A 4-H youth development program changes perceptions, making students insiders in science, technology, engineering and mathematics
Role models, often parents or other close family members, serve as crucial sources of inspiration for students engaged in making career choices in science, technology, engineering and mathematics (STEM), according to research studies.
A big part of what Janice McDonnell is doing with a program known as Rutgers 4-H STEM Ambassadors is to connect students without a STEM role model in their families or communities with working scientists.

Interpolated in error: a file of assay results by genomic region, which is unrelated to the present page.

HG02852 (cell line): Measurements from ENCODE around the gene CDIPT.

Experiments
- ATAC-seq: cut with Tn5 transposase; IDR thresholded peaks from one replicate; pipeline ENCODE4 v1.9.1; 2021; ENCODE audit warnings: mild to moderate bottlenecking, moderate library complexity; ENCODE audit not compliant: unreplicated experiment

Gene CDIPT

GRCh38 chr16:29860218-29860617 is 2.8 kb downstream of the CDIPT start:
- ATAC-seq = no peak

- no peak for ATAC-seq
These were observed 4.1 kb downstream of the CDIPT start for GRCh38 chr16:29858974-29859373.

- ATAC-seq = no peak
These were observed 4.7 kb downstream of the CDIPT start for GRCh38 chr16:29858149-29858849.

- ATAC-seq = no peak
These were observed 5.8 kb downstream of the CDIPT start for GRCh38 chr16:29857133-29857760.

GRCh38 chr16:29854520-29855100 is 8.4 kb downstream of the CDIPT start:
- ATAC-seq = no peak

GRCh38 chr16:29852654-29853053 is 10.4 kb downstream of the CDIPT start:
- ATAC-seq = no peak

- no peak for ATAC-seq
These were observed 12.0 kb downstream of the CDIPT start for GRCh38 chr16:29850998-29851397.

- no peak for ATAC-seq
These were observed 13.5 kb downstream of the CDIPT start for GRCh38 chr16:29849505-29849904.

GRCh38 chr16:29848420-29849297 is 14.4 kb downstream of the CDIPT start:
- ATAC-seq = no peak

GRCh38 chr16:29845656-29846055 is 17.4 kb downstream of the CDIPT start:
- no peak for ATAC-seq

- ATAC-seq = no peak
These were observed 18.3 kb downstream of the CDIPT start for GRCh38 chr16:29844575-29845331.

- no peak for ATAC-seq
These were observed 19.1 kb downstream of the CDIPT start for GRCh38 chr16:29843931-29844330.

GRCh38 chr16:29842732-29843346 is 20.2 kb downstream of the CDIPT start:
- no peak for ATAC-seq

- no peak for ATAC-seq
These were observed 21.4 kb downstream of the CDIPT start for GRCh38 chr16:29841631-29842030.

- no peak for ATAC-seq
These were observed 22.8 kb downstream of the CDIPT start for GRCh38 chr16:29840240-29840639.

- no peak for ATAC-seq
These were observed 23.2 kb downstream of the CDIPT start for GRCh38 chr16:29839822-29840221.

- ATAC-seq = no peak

McDonnell is an associate professor and Science Technology Engineering and Mathematics (STEM) Agent in the Department of 4-H Youth Development, at the Rutgers School of Environmental and Biological Sciences (SEBS). She runs the program, funded by Bristol Myers Squibb, with Chad Ripberger, the county extension department head of the Rutgers Cooperative Extension of Mercer County.
McDonnell discussed the importance of the STEM Ambassadors program.
Full article at Rutgers News